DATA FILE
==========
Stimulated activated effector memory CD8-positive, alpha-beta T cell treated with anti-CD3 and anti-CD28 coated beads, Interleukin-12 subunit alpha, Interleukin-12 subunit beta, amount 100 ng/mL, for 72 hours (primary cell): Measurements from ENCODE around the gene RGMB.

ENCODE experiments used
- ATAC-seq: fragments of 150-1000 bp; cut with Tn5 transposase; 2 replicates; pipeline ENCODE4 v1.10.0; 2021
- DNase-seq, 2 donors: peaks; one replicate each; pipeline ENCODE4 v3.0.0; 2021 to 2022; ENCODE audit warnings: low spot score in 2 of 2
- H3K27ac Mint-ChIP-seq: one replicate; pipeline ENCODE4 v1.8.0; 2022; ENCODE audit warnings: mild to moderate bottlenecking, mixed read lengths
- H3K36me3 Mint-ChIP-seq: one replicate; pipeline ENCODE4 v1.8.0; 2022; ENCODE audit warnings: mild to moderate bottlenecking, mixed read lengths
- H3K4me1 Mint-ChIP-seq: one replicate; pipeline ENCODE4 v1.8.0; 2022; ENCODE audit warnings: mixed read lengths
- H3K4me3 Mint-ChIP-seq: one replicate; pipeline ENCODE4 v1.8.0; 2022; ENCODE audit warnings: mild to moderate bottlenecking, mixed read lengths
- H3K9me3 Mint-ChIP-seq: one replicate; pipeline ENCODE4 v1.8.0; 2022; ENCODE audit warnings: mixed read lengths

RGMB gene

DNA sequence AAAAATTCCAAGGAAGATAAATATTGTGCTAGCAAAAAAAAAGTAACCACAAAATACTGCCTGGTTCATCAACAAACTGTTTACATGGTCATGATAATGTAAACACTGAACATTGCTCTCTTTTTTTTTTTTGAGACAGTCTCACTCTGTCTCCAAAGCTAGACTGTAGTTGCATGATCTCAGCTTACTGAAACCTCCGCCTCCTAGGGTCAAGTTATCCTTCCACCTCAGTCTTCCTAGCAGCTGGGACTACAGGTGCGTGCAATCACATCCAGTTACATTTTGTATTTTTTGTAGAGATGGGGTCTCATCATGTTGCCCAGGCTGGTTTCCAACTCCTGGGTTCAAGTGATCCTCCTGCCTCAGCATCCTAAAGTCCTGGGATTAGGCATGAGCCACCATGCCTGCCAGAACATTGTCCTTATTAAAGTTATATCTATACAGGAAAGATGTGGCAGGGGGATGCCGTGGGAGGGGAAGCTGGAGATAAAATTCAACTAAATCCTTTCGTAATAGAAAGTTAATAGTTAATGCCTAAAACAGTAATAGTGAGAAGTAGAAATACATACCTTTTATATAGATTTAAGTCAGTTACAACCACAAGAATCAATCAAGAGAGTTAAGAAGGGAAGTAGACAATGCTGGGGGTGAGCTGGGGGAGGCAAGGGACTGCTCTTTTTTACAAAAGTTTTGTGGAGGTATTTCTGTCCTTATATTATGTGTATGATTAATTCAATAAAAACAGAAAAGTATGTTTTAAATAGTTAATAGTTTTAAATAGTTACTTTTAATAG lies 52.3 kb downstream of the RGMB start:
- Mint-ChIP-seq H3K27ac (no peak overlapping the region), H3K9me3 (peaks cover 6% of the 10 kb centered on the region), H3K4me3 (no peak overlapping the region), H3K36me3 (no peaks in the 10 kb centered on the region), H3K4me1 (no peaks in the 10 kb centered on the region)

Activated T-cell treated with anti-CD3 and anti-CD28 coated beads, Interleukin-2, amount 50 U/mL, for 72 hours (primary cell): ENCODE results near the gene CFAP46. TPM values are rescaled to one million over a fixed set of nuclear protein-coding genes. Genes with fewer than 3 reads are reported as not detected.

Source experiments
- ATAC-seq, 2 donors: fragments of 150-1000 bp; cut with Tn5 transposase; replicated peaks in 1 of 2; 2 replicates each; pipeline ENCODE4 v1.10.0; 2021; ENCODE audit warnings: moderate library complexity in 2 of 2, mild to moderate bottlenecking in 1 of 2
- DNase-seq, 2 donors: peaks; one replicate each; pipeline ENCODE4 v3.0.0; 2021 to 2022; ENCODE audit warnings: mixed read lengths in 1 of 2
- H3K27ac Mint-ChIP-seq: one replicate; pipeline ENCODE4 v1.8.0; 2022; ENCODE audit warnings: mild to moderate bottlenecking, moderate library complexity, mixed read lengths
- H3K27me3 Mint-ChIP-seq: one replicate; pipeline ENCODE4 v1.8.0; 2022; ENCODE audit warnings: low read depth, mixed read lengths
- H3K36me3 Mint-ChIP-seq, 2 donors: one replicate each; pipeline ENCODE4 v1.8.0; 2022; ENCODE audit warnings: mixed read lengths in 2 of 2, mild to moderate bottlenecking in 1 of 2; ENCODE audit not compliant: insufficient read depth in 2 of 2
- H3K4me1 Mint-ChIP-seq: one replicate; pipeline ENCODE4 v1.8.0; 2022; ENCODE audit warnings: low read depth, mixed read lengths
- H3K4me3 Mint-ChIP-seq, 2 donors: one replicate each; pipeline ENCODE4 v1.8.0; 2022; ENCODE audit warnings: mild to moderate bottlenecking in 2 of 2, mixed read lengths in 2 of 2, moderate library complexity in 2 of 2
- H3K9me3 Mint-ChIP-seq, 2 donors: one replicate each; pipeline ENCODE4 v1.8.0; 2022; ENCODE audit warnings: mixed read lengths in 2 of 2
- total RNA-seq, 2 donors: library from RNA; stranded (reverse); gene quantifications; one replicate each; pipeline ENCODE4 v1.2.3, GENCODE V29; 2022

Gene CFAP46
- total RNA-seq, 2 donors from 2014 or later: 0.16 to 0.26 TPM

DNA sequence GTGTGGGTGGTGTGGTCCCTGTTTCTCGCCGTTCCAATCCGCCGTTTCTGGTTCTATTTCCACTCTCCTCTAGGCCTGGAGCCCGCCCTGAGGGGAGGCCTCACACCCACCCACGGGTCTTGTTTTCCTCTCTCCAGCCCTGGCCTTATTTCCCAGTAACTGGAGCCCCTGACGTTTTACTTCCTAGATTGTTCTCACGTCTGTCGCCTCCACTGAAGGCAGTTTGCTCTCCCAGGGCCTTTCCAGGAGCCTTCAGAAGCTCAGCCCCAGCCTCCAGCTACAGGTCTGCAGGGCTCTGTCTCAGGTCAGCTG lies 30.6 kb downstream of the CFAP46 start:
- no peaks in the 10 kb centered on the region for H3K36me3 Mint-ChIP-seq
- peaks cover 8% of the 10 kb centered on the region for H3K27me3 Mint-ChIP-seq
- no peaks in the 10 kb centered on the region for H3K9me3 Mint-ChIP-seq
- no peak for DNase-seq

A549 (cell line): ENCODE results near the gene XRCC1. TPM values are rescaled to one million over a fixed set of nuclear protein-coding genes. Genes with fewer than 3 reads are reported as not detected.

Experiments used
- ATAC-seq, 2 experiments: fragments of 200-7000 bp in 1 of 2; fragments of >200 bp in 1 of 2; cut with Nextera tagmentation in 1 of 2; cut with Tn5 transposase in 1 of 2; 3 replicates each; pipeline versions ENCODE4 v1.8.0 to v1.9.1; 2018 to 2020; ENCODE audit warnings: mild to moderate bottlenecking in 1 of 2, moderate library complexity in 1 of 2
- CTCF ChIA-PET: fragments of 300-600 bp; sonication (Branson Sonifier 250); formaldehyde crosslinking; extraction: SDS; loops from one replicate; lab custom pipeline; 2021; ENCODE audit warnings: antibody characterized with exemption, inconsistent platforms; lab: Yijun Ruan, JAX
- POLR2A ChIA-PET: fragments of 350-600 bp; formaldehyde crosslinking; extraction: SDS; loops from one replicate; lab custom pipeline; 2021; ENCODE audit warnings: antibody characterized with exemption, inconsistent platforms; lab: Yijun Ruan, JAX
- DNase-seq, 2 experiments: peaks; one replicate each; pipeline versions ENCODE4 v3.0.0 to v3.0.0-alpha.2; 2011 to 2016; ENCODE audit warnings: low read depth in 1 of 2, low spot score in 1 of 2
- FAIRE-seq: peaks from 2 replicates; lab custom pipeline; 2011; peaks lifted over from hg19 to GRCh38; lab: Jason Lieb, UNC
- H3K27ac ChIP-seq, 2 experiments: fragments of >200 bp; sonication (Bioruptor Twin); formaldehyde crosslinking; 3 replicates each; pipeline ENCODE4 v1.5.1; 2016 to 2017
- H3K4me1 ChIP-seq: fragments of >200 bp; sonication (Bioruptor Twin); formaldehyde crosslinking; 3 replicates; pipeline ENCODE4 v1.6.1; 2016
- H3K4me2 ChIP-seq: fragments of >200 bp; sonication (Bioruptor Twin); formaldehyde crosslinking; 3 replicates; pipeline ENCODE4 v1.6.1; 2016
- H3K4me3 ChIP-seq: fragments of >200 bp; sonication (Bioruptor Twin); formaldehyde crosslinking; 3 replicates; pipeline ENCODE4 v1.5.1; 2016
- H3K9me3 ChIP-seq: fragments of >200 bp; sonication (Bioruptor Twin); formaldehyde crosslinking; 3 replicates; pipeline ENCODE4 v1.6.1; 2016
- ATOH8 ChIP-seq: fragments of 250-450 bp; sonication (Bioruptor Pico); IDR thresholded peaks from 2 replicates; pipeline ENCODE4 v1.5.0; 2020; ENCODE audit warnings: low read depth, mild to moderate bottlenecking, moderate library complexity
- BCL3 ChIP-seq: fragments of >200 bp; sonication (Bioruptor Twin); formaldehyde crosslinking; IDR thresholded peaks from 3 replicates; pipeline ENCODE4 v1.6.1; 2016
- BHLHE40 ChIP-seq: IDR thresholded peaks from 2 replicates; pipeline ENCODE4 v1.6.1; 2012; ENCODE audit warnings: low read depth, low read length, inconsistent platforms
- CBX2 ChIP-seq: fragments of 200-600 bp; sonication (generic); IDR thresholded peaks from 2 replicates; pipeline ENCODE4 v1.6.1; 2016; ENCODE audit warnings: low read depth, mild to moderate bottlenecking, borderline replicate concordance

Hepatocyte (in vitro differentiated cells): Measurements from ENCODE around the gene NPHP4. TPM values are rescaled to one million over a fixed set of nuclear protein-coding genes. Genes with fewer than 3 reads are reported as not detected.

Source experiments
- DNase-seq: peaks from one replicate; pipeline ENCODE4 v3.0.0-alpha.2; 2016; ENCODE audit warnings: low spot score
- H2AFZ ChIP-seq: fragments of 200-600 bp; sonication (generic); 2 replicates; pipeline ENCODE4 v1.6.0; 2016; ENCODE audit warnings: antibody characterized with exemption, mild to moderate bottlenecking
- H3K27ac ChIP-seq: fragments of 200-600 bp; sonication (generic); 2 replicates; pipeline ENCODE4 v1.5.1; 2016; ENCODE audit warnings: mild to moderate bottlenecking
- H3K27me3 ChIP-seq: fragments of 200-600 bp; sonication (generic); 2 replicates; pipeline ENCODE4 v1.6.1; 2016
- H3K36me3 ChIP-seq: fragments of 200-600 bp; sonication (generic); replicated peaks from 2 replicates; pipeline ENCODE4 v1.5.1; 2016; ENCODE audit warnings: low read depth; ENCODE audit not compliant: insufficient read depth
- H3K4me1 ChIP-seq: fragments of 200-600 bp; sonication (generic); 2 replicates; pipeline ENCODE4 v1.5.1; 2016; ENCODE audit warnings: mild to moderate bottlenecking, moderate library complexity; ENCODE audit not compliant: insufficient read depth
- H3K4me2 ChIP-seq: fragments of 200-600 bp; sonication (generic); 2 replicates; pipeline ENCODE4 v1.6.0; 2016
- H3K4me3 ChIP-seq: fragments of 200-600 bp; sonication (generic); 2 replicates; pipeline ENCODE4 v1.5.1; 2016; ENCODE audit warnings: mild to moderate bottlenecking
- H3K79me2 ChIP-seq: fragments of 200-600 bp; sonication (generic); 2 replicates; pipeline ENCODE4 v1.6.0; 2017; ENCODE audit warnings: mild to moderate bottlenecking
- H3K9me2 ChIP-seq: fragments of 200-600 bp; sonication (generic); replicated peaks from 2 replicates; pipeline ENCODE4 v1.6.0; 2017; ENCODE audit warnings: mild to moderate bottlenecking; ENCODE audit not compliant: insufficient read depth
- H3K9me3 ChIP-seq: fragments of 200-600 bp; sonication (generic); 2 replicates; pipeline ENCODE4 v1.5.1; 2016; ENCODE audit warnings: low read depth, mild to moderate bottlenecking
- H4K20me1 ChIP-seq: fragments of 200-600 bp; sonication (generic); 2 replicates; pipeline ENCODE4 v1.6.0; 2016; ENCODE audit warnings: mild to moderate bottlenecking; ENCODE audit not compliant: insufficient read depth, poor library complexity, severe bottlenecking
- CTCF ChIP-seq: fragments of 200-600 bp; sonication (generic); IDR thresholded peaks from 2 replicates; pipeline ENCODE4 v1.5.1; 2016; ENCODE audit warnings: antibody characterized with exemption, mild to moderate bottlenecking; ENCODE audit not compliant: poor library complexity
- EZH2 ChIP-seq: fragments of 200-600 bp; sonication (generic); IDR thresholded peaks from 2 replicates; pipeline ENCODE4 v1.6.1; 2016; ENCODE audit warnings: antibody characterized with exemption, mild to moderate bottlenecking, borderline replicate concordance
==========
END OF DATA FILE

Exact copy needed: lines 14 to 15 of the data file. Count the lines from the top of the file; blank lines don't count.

Source experiments
- ATAC-seq, 2 donors: fragments of 150-1000 bp; cut with Tn5 transposase; replicated peaks in 1 of 2; 2 replicates each; pipeline ENCODE4 v1.10.0; 2021; ENCODE audit warnings: moderate library complexity in 2 of 2, mild to moderate bottlenecking in 1 of 2